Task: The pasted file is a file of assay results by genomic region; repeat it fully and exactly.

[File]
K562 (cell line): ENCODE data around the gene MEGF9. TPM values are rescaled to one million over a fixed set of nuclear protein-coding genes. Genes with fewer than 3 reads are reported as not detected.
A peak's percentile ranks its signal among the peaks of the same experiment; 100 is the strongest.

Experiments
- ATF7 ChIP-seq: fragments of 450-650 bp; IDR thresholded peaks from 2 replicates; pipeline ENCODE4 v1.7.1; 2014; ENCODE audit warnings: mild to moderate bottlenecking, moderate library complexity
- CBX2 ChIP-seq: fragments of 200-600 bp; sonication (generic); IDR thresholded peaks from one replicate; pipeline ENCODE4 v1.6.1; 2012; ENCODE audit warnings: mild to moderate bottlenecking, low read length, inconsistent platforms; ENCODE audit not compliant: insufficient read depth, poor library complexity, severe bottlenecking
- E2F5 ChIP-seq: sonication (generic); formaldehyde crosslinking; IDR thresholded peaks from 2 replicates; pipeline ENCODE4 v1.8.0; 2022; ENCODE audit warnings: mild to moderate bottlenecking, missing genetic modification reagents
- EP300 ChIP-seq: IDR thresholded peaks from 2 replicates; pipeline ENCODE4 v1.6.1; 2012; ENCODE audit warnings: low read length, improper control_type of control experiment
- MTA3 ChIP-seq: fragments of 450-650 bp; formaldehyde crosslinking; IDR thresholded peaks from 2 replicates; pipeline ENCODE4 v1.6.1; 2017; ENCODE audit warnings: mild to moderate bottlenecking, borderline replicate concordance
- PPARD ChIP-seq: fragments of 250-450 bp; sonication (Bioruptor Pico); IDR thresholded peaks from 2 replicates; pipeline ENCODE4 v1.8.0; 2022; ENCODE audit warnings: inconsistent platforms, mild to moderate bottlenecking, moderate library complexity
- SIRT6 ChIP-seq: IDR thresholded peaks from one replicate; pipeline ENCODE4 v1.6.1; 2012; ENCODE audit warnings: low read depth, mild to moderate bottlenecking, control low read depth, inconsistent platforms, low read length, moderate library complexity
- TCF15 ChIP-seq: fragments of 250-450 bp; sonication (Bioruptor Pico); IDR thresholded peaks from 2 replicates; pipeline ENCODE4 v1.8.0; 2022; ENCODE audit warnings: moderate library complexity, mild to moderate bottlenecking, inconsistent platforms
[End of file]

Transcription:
K562 (cell line): ENCODE data around the gene MEGF9. TPM values are rescaled to one million over a fixed set of nuclear protein-coding genes. Genes with fewer than 3 reads are reported as not detected.
A peak's percentile ranks its signal among the peaks of the same experiment; 100 is the strongest.

Experiments
- ATF7 ChIP-seq: fragments of 450-650 bp; IDR thresholded peaks from 2 replicates; pipeline ENCODE4 v1.7.1; 2014; ENCODE audit warnings: mild to moderate bottlenecking, moderate library complexity
- CBX2 ChIP-seq: fragments of 200-600 bp; sonication (generic); IDR thresholded peaks from one replicate; pipeline ENCODE4 v1.6.1; 2012; ENCODE audit warnings: mild to moderate bottlenecking, low read length, inconsistent platforms; ENCODE audit not compliant: insufficient read depth, poor library complexity, severe bottlenecking
- E2F5 ChIP-seq: sonication (generic); formaldehyde crosslinking; IDR thresholded peaks from 2 replicates; pipeline ENCODE4 v1.8.0; 2022; ENCODE audit warnings: mild to moderate bottlenecking, missing genetic modification reagents
- EP300 ChIP-seq: IDR thresholded peaks from 2 replicates; pipeline ENCODE4 v1.6.1; 2012; ENCODE audit warnings: low read length, improper control_type of control experiment
- MTA3 ChIP-seq: fragments of 450-650 bp; formaldehyde crosslinking; IDR thresholded peaks from 2 replicates; pipeline ENCODE4 v1.6.1; 2017; ENCODE audit warnings: mild to moderate bottlenecking, borderline replicate concordance
- PPARD ChIP-seq: fragments of 250-450 bp; sonication (Bioruptor Pico); IDR thresholded peaks from 2 replicates; pipeline ENCODE4 v1.8.0; 2022; ENCODE audit warnings: inconsistent platforms, mild to moderate bottlenecking, moderate library complexity
- SIRT6 ChIP-seq: IDR thresholded peaks from one replicate; pipeline ENCODE4 v1.6.1; 2012; ENCODE audit warnings: low read depth, mild to moderate bottlenecking, control low read depth, inconsistent platforms, low read length, moderate library complexity
- TCF15 ChIP-seq: fragments of 250-450 bp; sonication (Bioruptor Pico); IDR thresholded peaks from 2 replicates; pipeline ENCODE4 v1.8.0; 2022; ENCODE audit warnings: moderate library complexity, mild to moderate bottlenecking, inconsistent platforms